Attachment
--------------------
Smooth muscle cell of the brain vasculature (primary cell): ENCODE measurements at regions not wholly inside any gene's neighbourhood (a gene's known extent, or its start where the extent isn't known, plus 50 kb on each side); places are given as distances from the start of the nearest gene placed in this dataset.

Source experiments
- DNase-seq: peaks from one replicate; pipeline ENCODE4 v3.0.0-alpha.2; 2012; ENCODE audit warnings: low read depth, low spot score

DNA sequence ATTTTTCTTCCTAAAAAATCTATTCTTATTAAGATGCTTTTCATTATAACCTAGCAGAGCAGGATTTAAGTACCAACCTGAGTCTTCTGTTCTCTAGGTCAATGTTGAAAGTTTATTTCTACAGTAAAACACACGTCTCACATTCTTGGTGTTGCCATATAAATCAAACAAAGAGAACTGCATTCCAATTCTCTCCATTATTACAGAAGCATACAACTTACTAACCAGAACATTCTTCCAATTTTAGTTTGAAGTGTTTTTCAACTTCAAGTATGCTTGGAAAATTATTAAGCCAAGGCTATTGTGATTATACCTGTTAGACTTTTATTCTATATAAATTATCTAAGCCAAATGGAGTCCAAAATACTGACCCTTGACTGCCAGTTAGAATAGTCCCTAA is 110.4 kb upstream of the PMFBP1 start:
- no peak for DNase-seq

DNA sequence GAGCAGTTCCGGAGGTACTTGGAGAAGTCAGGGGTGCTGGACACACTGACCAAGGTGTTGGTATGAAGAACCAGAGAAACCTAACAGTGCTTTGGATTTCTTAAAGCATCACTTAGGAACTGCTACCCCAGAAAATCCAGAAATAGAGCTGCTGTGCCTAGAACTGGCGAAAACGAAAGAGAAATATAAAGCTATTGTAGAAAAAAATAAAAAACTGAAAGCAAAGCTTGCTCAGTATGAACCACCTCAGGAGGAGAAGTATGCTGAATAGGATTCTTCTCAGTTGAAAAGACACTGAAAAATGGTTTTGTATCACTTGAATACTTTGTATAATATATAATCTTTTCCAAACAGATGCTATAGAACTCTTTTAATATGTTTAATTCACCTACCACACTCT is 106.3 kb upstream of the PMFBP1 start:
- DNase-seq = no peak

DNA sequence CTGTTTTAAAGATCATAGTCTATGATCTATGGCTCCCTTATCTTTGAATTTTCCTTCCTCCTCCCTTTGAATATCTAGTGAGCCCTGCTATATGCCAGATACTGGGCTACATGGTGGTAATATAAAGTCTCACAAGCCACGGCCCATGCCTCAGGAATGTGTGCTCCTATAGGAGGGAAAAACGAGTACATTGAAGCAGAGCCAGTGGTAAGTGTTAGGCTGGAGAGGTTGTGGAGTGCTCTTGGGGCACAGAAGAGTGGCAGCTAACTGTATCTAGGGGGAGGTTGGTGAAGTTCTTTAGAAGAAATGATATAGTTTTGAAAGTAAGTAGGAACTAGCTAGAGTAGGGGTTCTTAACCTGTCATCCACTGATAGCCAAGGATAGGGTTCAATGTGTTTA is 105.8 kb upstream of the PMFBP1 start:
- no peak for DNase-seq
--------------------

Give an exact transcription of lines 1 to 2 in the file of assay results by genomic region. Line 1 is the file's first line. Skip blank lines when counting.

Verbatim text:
Smooth muscle cell of the brain vasculature (primary cell): ENCODE measurements at regions not wholly inside any gene's neighbourhood (a gene's known extent, or its start where the extent isn't known, plus 50 kb on each side); places are given as distances from the start of the nearest gene placed in this dataset.

Source experiments